It’s not just any old cup; it’s this cup. It’s not just any old bread; it’s this bread. And, when you eat that specific bread and drink that specific cup, you do it not to remember the deliverance from Egypt, but now you do it in remembrance of Christ. Same action – new focus. Same memorial – new object.

And, the phrase “as often as ye eat” does not say, “eat this bread often.” It simply says that when you perform that memorial, you no longer show God’s deliverance of Israel, you show Christ’s death and deliverance from sin. And, we’re to keep that memorial until Christ returns, because God specifically said to do it forever.

By the way, there is also a very, very significant eschatological emphasis of this memorial, as well. Jesus also said –

“And he said unto them, With desire I have desired to eat this passover with you before I suffer: For I say unto you, I will not any more eat thereof, until it be fulfilled in the kingdom of God.” (Luke 22:15-16)

Matthew and Mark record it as –

“Verily I say unto you, I will drink no more of the fruit of the vine, until that day that I drink it new in the kingdom of God.” (Mark. 14:25)

So, there’s still a future fulfillment of the Lord’s Supper to come. I believe that it is fulfilled in the Marriage Supper of the Lamb, but that’s another subject.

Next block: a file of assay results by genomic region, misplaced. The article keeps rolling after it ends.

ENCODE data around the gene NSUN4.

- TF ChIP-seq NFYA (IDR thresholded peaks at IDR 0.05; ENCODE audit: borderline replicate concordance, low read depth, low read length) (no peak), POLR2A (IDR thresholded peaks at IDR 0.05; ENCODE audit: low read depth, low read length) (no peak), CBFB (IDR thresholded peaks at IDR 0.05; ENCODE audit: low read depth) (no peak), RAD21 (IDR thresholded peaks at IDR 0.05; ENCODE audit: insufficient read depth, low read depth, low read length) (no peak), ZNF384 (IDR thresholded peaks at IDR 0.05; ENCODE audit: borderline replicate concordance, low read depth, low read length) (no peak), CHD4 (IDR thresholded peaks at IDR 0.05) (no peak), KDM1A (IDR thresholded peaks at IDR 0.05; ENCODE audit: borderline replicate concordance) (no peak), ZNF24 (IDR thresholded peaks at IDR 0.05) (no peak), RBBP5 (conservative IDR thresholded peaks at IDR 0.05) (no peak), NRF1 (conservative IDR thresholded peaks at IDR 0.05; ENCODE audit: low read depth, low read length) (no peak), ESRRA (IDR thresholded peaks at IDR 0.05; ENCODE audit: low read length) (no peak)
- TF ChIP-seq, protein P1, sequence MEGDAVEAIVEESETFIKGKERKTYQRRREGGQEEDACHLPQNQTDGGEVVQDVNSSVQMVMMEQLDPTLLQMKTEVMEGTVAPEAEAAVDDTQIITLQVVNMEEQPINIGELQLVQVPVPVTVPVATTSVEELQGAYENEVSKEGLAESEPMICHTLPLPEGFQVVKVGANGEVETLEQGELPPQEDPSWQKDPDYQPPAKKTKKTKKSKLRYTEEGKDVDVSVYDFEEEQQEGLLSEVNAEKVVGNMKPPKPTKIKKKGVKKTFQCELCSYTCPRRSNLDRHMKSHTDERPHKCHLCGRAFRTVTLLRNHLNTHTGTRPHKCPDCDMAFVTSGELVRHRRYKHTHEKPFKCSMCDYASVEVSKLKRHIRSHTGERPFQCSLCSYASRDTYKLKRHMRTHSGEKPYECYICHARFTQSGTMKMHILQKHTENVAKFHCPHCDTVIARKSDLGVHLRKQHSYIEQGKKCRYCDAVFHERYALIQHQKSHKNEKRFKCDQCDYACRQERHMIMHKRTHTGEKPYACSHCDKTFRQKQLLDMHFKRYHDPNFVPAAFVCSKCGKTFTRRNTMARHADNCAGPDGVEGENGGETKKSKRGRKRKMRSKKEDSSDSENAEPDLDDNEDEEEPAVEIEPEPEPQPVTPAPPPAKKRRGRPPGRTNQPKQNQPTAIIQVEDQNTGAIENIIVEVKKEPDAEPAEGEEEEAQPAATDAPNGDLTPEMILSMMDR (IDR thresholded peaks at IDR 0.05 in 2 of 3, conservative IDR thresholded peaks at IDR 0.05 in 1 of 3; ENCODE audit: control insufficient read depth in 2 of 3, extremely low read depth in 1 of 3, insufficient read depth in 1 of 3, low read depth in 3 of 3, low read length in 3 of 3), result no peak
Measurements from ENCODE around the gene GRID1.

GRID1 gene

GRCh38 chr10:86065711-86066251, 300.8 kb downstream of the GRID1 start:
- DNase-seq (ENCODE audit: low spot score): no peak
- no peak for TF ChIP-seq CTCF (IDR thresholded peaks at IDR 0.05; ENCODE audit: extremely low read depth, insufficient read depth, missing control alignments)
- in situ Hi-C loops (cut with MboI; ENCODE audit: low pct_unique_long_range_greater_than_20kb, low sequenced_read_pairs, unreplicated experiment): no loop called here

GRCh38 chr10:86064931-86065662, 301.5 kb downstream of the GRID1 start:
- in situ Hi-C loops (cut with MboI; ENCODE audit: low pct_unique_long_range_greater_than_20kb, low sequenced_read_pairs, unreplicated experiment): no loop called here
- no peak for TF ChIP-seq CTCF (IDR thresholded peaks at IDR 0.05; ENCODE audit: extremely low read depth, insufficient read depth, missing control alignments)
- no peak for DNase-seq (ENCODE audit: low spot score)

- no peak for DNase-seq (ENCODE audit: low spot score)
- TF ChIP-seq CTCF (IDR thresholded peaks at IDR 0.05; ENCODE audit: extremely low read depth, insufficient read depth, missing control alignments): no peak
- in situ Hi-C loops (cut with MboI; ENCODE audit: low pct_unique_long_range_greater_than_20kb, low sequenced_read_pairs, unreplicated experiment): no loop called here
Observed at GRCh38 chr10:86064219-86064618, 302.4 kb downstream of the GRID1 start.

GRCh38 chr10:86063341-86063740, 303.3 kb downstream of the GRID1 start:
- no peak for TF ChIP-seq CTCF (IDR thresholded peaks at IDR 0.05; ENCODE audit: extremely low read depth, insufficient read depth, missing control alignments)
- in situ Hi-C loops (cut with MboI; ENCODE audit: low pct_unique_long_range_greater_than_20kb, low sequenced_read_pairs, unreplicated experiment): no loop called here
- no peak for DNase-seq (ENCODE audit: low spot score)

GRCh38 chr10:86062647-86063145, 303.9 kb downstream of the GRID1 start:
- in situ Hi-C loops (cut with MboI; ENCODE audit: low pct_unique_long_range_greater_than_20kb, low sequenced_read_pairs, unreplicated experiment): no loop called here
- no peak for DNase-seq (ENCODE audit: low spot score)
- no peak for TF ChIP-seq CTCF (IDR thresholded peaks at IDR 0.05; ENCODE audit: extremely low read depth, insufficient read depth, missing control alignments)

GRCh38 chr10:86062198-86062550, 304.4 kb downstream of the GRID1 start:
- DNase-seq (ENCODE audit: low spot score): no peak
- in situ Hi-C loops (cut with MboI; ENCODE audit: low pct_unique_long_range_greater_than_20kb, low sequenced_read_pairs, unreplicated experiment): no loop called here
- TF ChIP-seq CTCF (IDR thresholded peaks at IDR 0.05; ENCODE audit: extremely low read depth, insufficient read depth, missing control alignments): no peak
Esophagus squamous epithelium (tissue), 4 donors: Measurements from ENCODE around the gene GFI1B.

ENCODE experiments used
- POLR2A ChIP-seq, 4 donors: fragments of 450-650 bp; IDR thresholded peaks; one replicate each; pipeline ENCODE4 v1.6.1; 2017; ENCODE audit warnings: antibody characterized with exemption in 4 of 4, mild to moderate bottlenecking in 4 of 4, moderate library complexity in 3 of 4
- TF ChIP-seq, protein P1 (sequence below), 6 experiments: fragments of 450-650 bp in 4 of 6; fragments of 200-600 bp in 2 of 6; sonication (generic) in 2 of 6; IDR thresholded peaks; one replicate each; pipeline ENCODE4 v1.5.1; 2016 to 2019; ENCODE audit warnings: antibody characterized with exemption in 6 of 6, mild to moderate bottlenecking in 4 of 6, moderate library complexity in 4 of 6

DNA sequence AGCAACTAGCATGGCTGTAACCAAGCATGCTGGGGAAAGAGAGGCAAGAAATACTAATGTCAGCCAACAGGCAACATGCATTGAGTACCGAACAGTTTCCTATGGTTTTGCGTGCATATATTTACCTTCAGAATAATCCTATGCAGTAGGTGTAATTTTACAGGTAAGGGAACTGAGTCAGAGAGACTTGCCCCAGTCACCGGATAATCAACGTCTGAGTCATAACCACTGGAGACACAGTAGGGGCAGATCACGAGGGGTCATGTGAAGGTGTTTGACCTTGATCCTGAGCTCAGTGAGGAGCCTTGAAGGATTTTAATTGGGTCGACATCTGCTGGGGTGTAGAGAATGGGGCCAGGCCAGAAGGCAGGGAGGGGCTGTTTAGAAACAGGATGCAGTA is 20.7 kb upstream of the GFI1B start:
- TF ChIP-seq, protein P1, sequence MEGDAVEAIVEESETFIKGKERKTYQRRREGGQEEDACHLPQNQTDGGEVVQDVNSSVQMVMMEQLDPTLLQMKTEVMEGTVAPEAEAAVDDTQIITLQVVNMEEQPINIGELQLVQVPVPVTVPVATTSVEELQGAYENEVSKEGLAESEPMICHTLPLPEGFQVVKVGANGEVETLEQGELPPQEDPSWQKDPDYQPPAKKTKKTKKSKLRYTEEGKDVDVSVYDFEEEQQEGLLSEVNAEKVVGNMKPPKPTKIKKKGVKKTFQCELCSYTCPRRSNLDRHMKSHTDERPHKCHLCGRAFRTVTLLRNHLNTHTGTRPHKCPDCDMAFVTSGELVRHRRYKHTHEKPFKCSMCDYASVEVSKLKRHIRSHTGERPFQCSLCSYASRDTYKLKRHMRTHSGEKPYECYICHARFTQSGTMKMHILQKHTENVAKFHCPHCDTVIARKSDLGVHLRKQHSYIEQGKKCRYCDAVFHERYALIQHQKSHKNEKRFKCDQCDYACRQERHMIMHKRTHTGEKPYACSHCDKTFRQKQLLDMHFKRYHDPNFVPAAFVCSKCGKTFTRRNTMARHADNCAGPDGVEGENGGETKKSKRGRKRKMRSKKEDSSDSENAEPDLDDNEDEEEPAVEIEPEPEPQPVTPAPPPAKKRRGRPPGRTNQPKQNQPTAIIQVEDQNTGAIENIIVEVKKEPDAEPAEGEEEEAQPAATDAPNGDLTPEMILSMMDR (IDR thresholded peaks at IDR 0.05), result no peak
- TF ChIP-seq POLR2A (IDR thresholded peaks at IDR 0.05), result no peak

There is also a very rich historical covenant aspect to the Supper. The children of Israel were in Egypt because of the Abrahamic Covenant. And, they were delivered because of God’s faithfulness to that covenant. And, it was the Abrahamic Covenant that inspired the New Covenant, the inception of which was established around that table in the upper room.

So, there’s tons of teaching involved with the Lord’s Supper that is largely ignored by most churches. As for me, and for GCA by extension, we’re trying desperately to adhere to the Bible. And, where it’s as clear and specific as it is on the Lord’s Supper, we stick to it, despite our traditional histories and church-born mistakes.